Physical film projection has nearly become a lost art in today’s world. The projectionist’s dance of light through celluloid at 24 frames per second – its production so ubiquitous and inseparable from its reception – has given way to digital abruptly and completely. Specialty houses and 70MM enthusiasts aside, the permanence (perceived or real) and physicality of a reel of 16 or 35MM film, which could be coveted, moved from place to place, and above all preserved is vanishing.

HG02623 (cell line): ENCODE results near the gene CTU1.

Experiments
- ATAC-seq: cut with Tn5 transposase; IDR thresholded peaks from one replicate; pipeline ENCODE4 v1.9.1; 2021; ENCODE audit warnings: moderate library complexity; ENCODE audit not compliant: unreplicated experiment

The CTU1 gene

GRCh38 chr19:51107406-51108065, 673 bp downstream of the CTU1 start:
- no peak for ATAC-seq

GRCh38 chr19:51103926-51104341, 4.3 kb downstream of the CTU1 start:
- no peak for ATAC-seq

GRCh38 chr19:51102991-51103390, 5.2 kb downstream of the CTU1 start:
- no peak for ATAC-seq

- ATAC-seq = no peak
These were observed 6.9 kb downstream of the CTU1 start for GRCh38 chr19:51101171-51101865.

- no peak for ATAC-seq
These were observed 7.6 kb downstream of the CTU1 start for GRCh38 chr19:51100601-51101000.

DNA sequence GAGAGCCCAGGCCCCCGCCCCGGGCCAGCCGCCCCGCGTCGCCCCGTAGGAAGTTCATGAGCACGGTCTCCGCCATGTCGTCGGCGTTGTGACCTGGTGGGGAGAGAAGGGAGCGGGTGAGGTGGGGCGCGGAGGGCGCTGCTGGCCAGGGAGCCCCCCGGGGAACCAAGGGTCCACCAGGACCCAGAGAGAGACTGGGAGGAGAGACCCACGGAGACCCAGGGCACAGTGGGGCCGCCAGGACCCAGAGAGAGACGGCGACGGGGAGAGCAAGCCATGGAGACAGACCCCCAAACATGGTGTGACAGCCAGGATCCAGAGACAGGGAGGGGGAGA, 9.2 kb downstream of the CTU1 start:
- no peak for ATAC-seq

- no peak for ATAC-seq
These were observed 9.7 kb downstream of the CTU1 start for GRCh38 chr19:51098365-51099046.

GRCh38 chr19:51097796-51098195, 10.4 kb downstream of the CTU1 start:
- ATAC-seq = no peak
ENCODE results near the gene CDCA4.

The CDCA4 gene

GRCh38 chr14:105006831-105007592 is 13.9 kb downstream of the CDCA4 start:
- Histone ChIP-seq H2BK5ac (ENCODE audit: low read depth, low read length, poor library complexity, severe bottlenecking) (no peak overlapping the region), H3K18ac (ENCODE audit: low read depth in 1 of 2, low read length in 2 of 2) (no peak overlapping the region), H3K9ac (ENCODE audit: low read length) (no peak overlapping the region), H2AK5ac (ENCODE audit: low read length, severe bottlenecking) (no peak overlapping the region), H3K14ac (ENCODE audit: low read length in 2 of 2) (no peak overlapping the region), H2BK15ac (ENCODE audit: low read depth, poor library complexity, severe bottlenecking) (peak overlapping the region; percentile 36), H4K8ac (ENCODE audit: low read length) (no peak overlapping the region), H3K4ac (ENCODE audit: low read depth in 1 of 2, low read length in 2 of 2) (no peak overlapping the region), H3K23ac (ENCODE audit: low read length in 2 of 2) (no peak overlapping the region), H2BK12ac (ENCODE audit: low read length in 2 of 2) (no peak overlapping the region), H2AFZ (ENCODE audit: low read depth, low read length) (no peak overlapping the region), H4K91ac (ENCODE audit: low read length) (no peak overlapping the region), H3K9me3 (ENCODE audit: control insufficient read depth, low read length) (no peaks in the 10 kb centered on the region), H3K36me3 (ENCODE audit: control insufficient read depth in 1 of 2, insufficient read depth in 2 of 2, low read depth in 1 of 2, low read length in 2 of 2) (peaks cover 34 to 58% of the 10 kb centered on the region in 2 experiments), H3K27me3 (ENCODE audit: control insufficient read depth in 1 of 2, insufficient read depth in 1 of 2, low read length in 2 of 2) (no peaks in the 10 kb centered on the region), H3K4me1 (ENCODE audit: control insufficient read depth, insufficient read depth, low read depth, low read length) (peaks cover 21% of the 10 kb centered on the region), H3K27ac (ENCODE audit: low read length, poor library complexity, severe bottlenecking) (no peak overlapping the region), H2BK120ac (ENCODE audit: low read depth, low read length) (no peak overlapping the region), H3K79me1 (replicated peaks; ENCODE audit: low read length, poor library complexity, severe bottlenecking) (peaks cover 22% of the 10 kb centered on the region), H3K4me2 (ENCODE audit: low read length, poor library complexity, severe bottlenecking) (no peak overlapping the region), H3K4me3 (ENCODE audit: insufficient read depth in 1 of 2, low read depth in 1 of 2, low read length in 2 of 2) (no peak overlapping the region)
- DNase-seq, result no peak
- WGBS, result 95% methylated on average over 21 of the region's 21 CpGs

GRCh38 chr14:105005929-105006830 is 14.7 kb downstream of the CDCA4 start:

In Dennis Bartok and Jeff Joseph’s new book A Thousand Cuts: The Bizarre Underground World of Collectors and Dealers Who Saved the Movies, the authors take a sympathetic look at a subculture obsessed with cinema. Each collector the authors interview is as unique as the illegally obtained film prints they hoard, exhibit or trade – each judder from worn sprocket holes or purple cast from dye fade an old friend or at least a tolerated relative. Some collect to collect, some for friendship with like-minded individuals. Some parlay that collecting urge into film restoration, like film historian Kevin Brownlow and his work on Abel Gance’s 1927 silent epic Napoléon. A Thousand Cuts is a fascinating look at a disappearing subculture, as ephemeral as that light flickering through a film reel. Check it out today!